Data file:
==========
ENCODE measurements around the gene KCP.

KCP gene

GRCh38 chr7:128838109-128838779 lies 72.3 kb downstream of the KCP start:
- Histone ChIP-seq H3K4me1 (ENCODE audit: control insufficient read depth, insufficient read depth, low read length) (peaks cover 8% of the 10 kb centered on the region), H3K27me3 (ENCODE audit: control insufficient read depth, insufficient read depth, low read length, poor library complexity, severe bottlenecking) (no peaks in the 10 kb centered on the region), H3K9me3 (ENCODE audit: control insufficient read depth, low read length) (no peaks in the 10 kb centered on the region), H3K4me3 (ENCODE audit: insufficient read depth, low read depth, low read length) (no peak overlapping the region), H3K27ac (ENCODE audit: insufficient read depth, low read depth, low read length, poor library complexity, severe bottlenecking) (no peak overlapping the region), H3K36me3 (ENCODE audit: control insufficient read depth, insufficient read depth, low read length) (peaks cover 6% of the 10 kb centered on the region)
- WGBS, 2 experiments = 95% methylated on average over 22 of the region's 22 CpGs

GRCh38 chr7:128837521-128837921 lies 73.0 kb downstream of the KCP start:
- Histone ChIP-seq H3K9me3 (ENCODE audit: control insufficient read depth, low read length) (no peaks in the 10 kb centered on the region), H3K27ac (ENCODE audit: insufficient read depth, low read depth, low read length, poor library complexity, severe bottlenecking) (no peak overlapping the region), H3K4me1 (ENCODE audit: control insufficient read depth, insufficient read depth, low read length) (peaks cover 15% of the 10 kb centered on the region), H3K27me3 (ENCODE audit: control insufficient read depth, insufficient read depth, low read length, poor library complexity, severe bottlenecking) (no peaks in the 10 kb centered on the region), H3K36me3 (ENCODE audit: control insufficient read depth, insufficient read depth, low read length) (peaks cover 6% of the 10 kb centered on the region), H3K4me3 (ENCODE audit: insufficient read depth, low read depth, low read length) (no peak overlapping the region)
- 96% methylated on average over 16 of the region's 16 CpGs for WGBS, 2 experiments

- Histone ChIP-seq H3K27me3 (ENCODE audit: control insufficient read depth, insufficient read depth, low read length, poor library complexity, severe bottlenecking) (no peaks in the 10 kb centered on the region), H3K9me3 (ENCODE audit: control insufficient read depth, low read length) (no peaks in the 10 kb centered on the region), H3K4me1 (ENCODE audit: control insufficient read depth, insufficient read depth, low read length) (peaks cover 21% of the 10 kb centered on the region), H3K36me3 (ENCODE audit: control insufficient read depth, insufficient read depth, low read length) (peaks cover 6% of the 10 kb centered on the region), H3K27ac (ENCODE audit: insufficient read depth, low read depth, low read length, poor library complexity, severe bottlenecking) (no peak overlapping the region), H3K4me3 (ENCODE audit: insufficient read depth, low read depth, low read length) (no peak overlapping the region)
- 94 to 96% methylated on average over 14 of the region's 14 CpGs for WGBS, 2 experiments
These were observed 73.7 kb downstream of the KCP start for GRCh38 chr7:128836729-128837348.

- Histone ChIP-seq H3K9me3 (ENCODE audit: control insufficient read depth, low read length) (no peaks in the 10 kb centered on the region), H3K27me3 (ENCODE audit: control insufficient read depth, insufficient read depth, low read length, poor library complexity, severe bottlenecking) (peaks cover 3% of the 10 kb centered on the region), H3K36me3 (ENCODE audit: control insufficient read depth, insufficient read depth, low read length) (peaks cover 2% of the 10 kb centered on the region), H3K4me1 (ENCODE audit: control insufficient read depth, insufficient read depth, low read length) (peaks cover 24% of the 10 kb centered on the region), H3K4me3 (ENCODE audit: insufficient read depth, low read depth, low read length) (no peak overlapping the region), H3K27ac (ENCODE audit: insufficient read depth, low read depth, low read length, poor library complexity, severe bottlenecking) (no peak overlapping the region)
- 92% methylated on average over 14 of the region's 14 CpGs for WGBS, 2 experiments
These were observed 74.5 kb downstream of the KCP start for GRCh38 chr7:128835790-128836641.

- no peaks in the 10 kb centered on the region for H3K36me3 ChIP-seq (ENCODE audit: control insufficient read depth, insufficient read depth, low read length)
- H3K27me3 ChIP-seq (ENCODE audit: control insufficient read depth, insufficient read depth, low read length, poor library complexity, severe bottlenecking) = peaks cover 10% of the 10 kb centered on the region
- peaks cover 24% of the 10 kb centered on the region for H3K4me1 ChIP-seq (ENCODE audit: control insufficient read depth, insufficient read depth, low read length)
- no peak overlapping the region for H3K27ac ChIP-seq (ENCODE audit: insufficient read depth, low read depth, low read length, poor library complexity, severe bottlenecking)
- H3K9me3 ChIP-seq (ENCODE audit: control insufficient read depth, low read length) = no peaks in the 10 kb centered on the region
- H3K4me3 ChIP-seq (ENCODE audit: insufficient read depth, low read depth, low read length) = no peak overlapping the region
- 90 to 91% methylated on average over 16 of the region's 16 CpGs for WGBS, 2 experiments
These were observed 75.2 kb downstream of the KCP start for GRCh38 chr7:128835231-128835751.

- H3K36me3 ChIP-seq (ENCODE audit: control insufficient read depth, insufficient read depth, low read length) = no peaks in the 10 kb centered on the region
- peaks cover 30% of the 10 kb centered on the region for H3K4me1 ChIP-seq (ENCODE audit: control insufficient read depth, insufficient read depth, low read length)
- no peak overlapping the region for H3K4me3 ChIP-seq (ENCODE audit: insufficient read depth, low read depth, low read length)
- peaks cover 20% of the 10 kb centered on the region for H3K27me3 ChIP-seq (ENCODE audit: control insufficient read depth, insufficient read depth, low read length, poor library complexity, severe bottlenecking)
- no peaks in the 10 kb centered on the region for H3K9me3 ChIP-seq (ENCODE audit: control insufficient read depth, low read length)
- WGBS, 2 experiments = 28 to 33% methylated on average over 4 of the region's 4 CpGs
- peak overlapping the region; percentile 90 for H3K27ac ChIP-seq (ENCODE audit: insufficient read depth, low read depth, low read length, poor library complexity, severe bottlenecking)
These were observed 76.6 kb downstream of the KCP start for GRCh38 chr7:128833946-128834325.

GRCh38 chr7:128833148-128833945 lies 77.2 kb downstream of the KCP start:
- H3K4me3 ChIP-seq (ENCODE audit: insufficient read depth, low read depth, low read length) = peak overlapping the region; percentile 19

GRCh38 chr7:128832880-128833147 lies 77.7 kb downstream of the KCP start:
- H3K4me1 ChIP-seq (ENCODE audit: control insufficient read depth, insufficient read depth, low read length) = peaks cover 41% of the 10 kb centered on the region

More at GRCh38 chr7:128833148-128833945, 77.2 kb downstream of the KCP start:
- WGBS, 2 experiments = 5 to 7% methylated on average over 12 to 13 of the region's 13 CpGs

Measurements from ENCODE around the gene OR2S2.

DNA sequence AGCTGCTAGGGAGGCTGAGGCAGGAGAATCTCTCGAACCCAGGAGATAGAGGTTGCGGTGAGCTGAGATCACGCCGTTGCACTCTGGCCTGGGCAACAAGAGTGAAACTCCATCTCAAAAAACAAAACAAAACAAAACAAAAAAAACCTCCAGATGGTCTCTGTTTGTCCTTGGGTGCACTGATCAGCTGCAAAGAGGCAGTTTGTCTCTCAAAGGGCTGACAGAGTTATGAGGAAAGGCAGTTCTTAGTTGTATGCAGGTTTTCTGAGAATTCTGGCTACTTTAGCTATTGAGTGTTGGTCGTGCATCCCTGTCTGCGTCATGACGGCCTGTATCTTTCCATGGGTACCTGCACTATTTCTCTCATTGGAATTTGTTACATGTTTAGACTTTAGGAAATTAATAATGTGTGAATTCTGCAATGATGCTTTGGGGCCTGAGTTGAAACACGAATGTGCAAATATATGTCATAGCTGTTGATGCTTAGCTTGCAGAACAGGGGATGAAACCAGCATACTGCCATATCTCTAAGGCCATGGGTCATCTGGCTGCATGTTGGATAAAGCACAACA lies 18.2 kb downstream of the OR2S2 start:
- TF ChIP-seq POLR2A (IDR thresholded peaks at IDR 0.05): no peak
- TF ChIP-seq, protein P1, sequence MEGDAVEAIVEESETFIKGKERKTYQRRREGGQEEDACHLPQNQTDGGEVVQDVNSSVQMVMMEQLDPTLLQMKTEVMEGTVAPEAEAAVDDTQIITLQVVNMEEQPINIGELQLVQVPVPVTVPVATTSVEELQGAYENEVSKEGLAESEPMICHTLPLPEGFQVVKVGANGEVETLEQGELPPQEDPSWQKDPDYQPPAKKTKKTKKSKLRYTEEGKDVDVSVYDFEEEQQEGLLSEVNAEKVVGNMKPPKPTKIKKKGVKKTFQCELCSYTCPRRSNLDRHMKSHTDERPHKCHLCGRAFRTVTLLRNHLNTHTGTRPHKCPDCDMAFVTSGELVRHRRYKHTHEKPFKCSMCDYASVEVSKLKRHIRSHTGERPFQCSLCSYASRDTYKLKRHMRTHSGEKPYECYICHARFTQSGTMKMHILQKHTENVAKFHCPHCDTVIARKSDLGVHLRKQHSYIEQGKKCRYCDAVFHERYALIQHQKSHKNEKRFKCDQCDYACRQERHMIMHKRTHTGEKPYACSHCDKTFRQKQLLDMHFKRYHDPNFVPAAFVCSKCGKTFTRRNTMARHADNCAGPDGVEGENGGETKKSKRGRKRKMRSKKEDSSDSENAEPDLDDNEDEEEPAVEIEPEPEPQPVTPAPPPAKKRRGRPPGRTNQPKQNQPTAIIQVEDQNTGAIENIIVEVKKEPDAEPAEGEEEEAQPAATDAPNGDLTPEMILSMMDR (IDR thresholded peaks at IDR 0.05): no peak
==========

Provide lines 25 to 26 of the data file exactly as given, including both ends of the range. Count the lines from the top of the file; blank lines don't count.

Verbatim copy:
- no peak overlapping the region for H3K4me3 ChIP-seq (ENCODE audit: insufficient read depth, low read depth, low read length)
- peaks cover 20% of the 10 kb centered on the region for H3K27me3 ChIP-seq (ENCODE audit: control insufficient read depth, insufficient read depth, low read length, poor library complexity, severe bottlenecking)